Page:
A major fire on conservation land that has been burning for 12 hours in Southland near the Tiwai aluminium smelter has now been contained.
Fire and Emergency said the fire broke out yesterday evening and quickly spread to cover 130ha of scrub land.
It said the flames came within 50m of the main powerlines to the smelter, and a spokesperson, Sally Chesterfield, said the fire came within 400m of the smelter itself.
"Our main concern was protecting the aluminium smelter, and then coupled by the fact we are in a high-value conservation area we want to make sure it doesn't spread to far."
She said they weren't sure how the fire started at this stage, but it was "exceptionally dry" in Southland.
A total fire ban was imposed on the region Southland eight days ago.
Two helicopters employing night vision goggles worked through the night to battle the blaze which threatened the smelter's power lines.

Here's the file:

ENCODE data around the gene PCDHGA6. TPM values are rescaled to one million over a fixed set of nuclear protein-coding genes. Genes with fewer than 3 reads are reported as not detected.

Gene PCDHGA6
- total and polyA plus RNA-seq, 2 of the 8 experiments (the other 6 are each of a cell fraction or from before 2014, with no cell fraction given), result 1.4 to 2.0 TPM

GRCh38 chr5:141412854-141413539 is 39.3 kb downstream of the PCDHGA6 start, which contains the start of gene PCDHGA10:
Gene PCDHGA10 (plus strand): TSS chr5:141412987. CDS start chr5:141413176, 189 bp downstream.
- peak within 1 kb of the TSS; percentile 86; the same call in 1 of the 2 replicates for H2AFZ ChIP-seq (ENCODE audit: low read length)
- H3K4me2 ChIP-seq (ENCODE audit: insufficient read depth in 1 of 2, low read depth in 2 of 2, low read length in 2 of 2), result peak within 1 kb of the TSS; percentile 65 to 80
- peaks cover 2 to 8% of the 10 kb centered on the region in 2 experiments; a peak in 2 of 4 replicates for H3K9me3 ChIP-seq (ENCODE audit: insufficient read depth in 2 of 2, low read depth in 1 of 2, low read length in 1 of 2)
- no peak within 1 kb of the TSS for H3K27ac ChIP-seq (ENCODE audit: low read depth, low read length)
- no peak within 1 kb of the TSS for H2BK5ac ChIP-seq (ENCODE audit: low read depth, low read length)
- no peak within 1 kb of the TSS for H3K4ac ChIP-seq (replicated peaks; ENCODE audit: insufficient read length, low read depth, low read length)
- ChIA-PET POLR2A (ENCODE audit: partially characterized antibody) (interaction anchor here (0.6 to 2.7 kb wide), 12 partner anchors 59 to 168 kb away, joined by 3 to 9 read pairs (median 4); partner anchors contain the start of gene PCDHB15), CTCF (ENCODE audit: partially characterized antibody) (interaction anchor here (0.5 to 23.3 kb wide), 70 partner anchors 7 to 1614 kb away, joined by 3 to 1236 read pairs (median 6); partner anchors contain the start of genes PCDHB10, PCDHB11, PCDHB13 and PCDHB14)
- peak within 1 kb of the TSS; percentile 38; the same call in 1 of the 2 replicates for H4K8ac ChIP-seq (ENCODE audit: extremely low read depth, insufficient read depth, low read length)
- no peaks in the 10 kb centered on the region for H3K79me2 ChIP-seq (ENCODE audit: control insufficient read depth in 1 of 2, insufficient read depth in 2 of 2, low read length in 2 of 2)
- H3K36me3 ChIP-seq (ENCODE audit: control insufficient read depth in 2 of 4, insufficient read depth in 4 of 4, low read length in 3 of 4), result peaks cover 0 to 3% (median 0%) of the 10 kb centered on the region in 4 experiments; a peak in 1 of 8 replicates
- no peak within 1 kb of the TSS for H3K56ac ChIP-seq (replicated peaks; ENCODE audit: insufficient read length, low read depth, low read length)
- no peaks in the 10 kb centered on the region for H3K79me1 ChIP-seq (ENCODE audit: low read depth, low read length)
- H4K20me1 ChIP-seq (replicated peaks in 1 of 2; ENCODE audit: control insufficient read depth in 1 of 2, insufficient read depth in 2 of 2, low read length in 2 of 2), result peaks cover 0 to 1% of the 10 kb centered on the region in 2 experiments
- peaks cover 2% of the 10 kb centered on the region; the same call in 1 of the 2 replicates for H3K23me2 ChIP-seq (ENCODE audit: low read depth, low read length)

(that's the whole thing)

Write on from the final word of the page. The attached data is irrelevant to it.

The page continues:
Tiwai is the country's biggest electricity consumer, and fire damage to its lines could be a major disruption to its operations.
Smelter was in 'very serious' danger - Fire and Emergency
Southland principal rural officer Elton Smith was the incident commander overnight.
He told Morning Report the smelter had been in "very serious" danger.
Firefighting conditions during the night was "pretty intense", with bad access for ground crews, Mr Smith said.
The fire initially threatened the smelter's main electricity transmission lines, making it tricky for the helicopters to dowse the flames, but he said the focus was now moving to dampening down hot spots.
'Unique' environment threatened by fire
Department of Conservation Murihiku operations manager Tony Preston told Morning Report Tiwai was a really special place conservation-wise.
"It's got one of the largest remaining expanses of coastal red tussock in New Zealand and it's got a really unique suite of alpine plants and species that you would normally find above bushline in the New Zealand mountains.
"And there's also an endemic moth ... that's only found at Tiwai Peninsula.
He said the peninsula was also next to a wetland of "international significance", and the area was home to a number of rare birds.
The department's own firefighting crews have been helping fight the blaze, Mr Preston said.